Price: Free, free
Express Edition - $49.95
Professional Edition - $129 - reviewed
Archive Edition - $299
Express, Professional, and Archive editions include one year of downloadable price and issue updates.
Cons: Search capabilities are limited, comics can only be viewed a title at a time, price
Bottom line: ComicBase is a great collection management solution and could even be used by smaller comic dealers and shops.
Inputting new comics : 5 stars
Entering an existing collection : 4.5 stars
Searching and browsing : 3.5 stars
Wish list : 4 stars
Determining the value of your collection : 4 stars
Overall : 4.5 stars
ComicBase from Human Computing has several versions, all of which include a very extensive comic database. If you purchase one of the licensed versions, a year of downloadable price and issue information is included in the price.
Inputting new comics (5 stars)
ComicBase provides support for barcode scanners. As part of the review process, I used the scanner to add our new comics. After downloading the issue updates (the day after the comics were released) 22 of the 30 comics scanned right into the database. For those that did not scan, the problems varied from the UPC not being found, to the scanner not reading the barcode, to a variant cover having the same barcode as the original issue (the software assumed it had already been added). The issues that did not scan were in the database and were a quick addition. Overall the process took about 10 minutes. What made this even faster is that ComicBase allows you to set a default discount for new issues, so comics I scanned were entered with my 15% discount off the cover price. ComicBase does not include a field for tracking where you purchased a comic, so I set this up in one of the custom fields to give my collection an edge.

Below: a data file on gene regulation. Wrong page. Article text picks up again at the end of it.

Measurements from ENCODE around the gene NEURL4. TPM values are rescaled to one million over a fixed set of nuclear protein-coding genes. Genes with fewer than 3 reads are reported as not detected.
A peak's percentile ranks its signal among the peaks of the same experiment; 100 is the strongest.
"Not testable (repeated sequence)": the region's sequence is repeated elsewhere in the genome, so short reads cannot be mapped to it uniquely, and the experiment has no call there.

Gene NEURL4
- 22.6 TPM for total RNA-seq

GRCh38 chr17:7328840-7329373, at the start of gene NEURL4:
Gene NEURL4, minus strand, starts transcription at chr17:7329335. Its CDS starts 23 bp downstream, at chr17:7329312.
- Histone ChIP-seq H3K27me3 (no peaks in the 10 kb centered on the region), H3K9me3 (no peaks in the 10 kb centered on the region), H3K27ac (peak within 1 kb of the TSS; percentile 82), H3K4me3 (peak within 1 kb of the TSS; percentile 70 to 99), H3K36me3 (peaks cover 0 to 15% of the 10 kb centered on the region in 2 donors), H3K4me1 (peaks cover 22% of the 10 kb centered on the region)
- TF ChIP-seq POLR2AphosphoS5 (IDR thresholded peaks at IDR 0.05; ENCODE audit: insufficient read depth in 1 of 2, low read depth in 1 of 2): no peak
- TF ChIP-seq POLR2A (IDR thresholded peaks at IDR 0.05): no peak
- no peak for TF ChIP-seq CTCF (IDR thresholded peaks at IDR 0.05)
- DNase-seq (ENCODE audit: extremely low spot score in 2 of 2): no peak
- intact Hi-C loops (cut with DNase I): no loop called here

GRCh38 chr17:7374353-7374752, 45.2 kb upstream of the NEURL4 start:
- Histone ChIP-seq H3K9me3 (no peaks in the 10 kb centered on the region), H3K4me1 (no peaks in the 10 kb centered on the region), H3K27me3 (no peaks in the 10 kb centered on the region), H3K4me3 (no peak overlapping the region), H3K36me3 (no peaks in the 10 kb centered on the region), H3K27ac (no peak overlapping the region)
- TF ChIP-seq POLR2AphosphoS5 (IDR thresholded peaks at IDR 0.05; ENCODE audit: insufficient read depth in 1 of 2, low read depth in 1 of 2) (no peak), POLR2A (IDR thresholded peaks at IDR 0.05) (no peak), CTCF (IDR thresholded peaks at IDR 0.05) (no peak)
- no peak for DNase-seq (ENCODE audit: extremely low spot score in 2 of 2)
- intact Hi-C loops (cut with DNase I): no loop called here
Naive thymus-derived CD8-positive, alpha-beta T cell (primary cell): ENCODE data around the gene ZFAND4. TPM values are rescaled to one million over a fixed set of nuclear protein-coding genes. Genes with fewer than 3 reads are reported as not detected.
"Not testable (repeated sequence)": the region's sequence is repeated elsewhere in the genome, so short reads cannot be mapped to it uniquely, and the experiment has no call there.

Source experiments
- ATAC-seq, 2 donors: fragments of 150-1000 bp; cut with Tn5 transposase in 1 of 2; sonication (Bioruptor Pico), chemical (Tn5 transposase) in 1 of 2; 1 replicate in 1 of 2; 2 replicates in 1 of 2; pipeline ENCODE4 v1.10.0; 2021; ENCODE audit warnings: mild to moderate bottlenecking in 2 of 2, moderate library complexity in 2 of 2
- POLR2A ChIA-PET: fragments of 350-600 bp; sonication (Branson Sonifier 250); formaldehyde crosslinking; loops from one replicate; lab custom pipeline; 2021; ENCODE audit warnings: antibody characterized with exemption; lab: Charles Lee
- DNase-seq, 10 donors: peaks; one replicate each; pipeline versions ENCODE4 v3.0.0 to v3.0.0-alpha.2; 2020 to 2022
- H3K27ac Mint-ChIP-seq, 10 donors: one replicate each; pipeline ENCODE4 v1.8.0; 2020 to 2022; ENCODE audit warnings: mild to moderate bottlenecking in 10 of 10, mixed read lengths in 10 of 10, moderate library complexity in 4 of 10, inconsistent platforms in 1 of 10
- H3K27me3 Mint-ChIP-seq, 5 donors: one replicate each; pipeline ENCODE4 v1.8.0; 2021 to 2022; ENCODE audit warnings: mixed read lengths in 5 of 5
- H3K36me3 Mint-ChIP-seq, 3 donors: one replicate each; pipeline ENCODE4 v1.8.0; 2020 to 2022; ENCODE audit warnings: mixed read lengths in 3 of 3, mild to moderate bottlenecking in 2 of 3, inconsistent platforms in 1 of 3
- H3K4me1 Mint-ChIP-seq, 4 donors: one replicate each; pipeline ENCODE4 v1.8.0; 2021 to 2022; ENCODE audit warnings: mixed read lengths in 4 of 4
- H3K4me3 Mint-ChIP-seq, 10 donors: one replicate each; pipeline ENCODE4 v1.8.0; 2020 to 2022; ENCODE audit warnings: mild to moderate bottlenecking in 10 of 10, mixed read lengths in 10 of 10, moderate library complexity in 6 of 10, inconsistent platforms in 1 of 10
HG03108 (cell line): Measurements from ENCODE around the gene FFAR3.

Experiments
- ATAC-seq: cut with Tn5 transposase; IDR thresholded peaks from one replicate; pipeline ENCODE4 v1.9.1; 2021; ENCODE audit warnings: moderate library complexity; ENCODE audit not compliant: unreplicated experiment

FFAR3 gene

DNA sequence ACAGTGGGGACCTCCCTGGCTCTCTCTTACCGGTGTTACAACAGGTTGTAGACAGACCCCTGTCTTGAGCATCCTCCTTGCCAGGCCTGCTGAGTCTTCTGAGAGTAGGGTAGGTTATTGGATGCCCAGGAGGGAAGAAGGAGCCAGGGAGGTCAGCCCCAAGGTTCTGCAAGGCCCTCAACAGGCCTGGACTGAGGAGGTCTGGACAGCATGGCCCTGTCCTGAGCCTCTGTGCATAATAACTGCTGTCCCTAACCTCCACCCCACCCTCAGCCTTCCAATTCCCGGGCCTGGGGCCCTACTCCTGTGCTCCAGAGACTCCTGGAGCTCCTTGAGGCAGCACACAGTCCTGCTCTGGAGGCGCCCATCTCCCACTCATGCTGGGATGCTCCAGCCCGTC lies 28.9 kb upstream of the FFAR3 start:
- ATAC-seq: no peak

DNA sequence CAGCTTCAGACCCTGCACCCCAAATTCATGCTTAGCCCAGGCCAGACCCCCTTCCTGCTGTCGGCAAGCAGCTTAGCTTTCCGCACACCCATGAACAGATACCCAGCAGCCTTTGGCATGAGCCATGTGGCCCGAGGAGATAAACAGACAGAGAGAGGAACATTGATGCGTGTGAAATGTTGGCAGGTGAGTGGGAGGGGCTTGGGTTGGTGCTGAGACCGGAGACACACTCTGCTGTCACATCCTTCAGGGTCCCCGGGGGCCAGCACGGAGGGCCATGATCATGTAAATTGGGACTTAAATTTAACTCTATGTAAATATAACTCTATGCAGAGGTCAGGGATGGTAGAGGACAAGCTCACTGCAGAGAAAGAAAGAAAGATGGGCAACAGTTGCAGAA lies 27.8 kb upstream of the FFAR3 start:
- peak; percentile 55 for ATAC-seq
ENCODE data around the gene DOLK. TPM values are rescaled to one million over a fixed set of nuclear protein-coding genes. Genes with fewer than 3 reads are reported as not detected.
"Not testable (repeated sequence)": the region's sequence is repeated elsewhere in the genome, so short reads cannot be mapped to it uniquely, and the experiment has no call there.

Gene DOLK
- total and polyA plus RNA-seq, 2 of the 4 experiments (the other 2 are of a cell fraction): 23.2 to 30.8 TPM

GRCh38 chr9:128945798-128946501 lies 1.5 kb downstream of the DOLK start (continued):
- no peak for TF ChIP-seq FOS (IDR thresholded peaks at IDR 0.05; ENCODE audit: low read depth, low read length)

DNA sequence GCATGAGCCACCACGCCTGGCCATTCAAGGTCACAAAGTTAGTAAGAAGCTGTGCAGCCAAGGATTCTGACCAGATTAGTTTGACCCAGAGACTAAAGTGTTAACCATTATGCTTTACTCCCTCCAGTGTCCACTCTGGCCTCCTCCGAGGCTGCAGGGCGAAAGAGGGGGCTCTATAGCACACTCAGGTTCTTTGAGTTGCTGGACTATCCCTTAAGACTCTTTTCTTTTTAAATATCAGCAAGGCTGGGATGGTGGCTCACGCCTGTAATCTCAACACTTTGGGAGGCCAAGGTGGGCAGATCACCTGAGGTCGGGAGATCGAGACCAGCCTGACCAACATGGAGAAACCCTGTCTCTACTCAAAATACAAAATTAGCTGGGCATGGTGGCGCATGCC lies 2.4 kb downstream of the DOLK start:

Entering an existing collection (4.5 stars)
While you could potentially sit there with your collection and the barcode scanner to input your collection, I found it was faster to simply find the titles in the database and add issues. Entering the 550 issue test collection took only 18 minutes. ComicBase allows the selection of multiple issues, which makes the process easy to add multiple issues quickly (though you can only change one field at a time, so you cannot also add the cost while changing the quantity of the issues in your collection without another step in the process). I also found it easier to use the keyboard to add multiple issues when there were gaps in the collection.
If you have maintained information on your collection in some electronic format in the past, I have good news for you: with ComicBase, you can import comics from a couple other tools or from standard text files. I tried this capability, but did run into some unexpected behavior. As you would expect, when it was not able to match up the title with one from the database, you need to select the matching title. Unfortunately, you could mistakenly select the wrong title with no preview to show that you selected the correct one. Also, if it cannot match the issue, it appears to just ignore it. Title remapping information appears in an html log file after the import is complete, but the issue information is not included there. Because of this, I found that some issues in my collection were not added to the ComicBase database.